Help required with ID of Bar-tailed and Black-tailed Godwits



Two birds that can be a cause confusion when visiting the local coastal marshes in Norfolk are the Bar and ’s. At RSPB Titchwell both species are regularly seen in winter. However when feeding they can be quite tricky to identify. Both are extremely attractive birds when seen in their summer plumage, but more drab during winter which is part of the problem.

When seen in flight they should straightforward to identify with very distinctive tail and wing markings. The Black-tailed having a bold black and white stripe on each wing, as well as a black and white tail. Whilst the Bar-tailed have the barred tail and lack any distinctive patterning on the wings.

However when on the ground at certain times of the year when their plumage is changing they can be more difficult. Below are a series of images taken over the last couple of years.

Can anyone help with ID ? Many thanks in anticipation

No 1. Location indicates Bar-tailed but bill suggest Black-tailed
No 2. Location indicates Bar-tailed and curved bill seems to confirm
No 3. Location on fresh water Marsh indicates Black-tailed
No 4. Black -tailed Godwit in winter plumage
No 5. Bar -tailed Godwit taken in early spring
No 6. Black -tailed Godwit in winter plumage

 

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Alan De Witt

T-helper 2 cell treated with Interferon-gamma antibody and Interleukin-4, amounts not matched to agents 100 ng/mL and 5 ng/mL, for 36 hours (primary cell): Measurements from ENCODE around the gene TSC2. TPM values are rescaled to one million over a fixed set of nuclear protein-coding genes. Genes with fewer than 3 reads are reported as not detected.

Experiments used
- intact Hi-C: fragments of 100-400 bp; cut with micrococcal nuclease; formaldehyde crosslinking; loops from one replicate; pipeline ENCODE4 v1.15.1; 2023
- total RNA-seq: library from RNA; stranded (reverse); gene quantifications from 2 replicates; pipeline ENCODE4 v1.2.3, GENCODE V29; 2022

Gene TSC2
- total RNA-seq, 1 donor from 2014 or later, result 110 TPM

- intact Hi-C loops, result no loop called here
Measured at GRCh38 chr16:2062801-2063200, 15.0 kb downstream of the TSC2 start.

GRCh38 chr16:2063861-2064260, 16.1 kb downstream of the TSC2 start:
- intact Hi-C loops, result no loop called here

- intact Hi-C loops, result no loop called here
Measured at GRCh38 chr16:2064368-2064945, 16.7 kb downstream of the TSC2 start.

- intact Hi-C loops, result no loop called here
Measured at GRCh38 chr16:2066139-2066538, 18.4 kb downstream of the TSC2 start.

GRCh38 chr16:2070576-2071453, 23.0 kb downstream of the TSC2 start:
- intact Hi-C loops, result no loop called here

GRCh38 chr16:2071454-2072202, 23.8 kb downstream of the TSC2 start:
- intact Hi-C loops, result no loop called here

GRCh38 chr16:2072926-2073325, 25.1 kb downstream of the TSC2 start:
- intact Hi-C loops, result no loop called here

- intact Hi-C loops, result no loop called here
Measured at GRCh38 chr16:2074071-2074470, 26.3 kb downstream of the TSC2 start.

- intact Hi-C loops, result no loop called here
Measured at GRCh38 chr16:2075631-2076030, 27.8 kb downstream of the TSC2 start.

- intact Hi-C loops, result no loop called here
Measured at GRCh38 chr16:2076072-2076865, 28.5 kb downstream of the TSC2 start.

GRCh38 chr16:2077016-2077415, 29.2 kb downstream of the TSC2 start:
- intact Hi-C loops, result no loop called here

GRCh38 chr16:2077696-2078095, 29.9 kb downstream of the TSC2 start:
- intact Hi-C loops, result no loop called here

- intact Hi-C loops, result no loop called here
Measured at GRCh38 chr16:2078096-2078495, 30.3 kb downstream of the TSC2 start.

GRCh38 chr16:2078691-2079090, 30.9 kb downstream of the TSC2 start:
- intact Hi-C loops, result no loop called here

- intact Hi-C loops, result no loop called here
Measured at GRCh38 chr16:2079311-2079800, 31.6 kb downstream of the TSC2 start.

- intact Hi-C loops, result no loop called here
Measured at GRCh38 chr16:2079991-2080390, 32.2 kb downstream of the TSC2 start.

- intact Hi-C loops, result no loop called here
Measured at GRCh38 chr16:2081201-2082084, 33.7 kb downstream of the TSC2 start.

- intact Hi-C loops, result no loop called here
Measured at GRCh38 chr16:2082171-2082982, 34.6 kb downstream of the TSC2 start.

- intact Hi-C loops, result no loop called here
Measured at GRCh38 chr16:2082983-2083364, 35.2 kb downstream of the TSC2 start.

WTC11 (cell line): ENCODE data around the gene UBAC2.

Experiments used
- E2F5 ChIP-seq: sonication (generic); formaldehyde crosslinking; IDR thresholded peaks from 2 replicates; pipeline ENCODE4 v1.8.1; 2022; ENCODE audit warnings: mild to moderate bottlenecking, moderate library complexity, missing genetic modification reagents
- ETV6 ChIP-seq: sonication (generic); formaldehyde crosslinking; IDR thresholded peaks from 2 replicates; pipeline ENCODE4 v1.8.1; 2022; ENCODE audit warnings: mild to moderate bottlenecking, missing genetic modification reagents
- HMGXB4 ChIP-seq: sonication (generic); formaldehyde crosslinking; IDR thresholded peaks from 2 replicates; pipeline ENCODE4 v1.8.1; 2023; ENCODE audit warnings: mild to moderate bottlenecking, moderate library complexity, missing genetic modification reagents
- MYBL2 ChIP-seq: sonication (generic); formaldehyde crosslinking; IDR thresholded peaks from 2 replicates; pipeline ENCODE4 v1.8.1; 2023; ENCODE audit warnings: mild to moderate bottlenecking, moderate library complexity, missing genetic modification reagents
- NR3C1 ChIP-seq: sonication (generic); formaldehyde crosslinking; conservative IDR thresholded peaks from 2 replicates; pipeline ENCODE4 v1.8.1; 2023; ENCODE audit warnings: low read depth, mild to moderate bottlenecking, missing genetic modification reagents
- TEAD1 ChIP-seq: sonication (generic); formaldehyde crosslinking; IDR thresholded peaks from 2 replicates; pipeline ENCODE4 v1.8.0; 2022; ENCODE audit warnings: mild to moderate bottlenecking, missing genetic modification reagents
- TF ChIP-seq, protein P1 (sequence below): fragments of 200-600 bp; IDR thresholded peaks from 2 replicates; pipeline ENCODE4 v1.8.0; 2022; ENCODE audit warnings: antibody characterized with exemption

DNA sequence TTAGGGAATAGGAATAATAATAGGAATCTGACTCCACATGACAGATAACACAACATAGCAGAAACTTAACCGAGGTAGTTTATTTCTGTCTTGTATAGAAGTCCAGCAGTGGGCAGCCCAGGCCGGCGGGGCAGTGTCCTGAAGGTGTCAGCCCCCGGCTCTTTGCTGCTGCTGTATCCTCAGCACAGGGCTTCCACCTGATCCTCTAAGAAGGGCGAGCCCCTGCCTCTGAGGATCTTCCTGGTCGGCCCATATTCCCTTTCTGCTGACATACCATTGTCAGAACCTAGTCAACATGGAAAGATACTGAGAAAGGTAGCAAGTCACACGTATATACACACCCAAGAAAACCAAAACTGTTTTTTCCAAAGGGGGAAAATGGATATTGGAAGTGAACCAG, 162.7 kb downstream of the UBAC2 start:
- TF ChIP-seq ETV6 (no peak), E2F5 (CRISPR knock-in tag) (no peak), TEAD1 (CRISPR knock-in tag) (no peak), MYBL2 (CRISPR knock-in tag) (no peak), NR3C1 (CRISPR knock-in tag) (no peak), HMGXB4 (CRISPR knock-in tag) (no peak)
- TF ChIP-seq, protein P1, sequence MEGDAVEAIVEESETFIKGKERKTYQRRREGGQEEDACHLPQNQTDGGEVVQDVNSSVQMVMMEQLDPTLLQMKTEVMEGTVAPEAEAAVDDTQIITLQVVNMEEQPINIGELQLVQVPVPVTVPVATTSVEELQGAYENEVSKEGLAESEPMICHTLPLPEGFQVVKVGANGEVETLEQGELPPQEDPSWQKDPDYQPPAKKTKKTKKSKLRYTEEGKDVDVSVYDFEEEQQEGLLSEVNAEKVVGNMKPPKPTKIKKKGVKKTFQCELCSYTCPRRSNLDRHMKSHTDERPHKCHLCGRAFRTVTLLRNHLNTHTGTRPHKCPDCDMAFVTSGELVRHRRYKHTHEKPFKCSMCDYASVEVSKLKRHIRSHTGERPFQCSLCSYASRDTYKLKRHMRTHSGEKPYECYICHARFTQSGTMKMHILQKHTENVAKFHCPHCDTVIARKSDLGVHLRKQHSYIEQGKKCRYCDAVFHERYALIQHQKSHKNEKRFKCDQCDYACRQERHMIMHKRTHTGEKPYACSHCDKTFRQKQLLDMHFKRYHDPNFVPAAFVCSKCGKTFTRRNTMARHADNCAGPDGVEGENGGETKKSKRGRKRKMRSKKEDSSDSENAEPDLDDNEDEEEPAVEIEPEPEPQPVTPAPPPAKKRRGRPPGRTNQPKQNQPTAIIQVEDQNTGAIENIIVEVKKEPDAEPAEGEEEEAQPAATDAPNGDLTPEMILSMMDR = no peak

Alan De Witt

After spending a career that demanded much of my time and energy. I'm now retired and finally found some time to pursue an interest in wildlife and photography as well as putting together a website C & A's Wild Images. I now live in Norfolk, an ideal location in the UK to see wildlife and over the years have also had the opportunity to visit and spend time using the camera in interesting and sometimes remote parts of the world. I first became interested in trying to capture wildlife images when I left university in the days of slide film. Initially I used two compact cameras with 20+ zooms but now have moved to a professional Canon SLR set-up.

Alan De Witt

Alan De Witt

After spending a career that demanded much of my time and energy. I'm now retired and finally found some time to pursue an interest in wildlife and photography as well as putting together a website C & A's Wild Images. I now live in Norfolk, an ideal location in the UK to see wildlife and over the years have also had the opportunity to visit and spend time using the camera in interesting and sometimes remote parts of the world. I first became interested in trying to capture wildlife images when I left university in the days of slide film. Initially I used two compact cameras with 20+ zooms but now have moved to a professional Canon SLR set-up.

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Min Thein Htet

Black -tailed Godwit